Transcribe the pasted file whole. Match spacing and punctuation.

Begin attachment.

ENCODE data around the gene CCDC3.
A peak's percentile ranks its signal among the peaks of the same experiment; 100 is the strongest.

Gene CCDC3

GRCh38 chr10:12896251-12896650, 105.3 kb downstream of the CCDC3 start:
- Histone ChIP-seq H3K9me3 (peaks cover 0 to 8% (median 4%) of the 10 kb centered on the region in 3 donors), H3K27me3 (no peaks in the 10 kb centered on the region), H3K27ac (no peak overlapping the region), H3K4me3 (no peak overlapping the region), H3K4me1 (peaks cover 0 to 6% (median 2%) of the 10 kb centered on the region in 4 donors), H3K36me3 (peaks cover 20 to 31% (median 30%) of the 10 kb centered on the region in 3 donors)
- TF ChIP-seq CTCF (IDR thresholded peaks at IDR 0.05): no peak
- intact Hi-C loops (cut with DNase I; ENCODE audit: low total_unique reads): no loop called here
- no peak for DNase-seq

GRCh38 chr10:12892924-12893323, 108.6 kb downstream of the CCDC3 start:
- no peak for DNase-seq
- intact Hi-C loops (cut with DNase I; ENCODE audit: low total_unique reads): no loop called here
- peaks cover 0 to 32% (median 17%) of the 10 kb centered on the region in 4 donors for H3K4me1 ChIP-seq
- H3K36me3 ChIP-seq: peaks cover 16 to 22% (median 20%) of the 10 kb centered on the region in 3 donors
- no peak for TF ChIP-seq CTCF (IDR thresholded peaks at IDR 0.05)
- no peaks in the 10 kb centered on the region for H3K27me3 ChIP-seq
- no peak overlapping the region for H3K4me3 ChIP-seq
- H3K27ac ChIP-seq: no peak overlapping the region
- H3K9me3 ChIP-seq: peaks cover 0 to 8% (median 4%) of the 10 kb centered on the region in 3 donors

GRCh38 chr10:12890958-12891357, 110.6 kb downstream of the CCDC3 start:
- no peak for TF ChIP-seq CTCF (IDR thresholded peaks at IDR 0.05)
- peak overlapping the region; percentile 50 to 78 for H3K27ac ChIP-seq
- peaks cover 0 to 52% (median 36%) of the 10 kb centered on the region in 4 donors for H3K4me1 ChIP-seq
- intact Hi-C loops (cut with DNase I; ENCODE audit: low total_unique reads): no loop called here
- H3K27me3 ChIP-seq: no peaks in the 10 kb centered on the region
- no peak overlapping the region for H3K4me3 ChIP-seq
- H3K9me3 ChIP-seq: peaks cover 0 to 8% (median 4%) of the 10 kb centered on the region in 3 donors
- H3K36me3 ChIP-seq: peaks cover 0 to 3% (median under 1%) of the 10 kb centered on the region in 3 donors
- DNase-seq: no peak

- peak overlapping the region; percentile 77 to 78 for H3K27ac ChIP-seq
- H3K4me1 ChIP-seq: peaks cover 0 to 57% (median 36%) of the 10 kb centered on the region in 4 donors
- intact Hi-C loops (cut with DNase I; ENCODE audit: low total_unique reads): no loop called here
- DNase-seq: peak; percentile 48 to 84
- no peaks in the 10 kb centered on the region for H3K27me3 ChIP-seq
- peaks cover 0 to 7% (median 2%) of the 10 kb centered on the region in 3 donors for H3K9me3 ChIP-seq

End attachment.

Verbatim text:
ENCODE data around the gene CCDC3.
A peak's percentile ranks its signal among the peaks of the same experiment; 100 is the strongest.

Gene CCDC3

GRCh38 chr10:12896251-12896650, 105.3 kb downstream of the CCDC3 start:
- Histone ChIP-seq H3K9me3 (peaks cover 0 to 8% (median 4%) of the 10 kb centered on the region in 3 donors), H3K27me3 (no peaks in the 10 kb centered on the region), H3K27ac (no peak overlapping the region), H3K4me3 (no peak overlapping the region), H3K4me1 (peaks cover 0 to 6% (median 2%) of the 10 kb centered on the region in 4 donors), H3K36me3 (peaks cover 20 to 31% (median 30%) of the 10 kb centered on the region in 3 donors)
- TF ChIP-seq CTCF (IDR thresholded peaks at IDR 0.05): no peak
- intact Hi-C loops (cut with DNase I; ENCODE audit: low total_unique reads): no loop called here
- no peak for DNase-seq

GRCh38 chr10:12892924-12893323, 108.6 kb downstream of the CCDC3 start:
- no peak for DNase-seq
- intact Hi-C loops (cut with DNase I; ENCODE audit: low total_unique reads): no loop called here
- peaks cover 0 to 32% (median 17%) of the 10 kb centered on the region in 4 donors for H3K4me1 ChIP-seq
- H3K36me3 ChIP-seq: peaks cover 16 to 22% (median 20%) of the 10 kb centered on the region in 3 donors
- no peak for TF ChIP-seq CTCF (IDR thresholded peaks at IDR 0.05)
- no peaks in the 10 kb centered on the region for H3K27me3 ChIP-seq
- no peak overlapping the region for H3K4me3 ChIP-seq
- H3K27ac ChIP-seq: no peak overlapping the region
- H3K9me3 ChIP-seq: peaks cover 0 to 8% (median 4%) of the 10 kb centered on the region in 3 donors

GRCh38 chr10:12890958-12891357, 110.6 kb downstream of the CCDC3 start:
- no peak for TF ChIP-seq CTCF (IDR thresholded peaks at IDR 0.05)
- peak overlapping the region; percentile 50 to 78 for H3K27ac ChIP-seq
- peaks cover 0 to 52% (median 36%) of the 10 kb centered on the region in 4 donors for H3K4me1 ChIP-seq
- intact Hi-C loops (cut with DNase I; ENCODE audit: low total_unique reads): no loop called here
- H3K27me3 ChIP-seq: no peaks in the 10 kb centered on the region
- no peak overlapping the region for H3K4me3 ChIP-seq
- H3K9me3 ChIP-seq: peaks cover 0 to 8% (median 4%) of the 10 kb centered on the region in 3 donors
- H3K36me3 ChIP-seq: peaks cover 0 to 3% (median under 1%) of the 10 kb centered on the region in 3 donors
- DNase-seq: no peak

- peak overlapping the region; percentile 77 to 78 for H3K27ac ChIP-seq
- H3K4me1 ChIP-seq: peaks cover 0 to 57% (median 36%) of the 10 kb centered on the region in 4 donors
- intact Hi-C loops (cut with DNase I; ENCODE audit: low total_unique reads): no loop called here
- DNase-seq: peak; percentile 48 to 84
- no peaks in the 10 kb centered on the region for H3K27me3 ChIP-seq
- peaks cover 0 to 7% (median 2%) of the 10 kb centered on the region in 3 donors for H3K9me3 ChIP-seq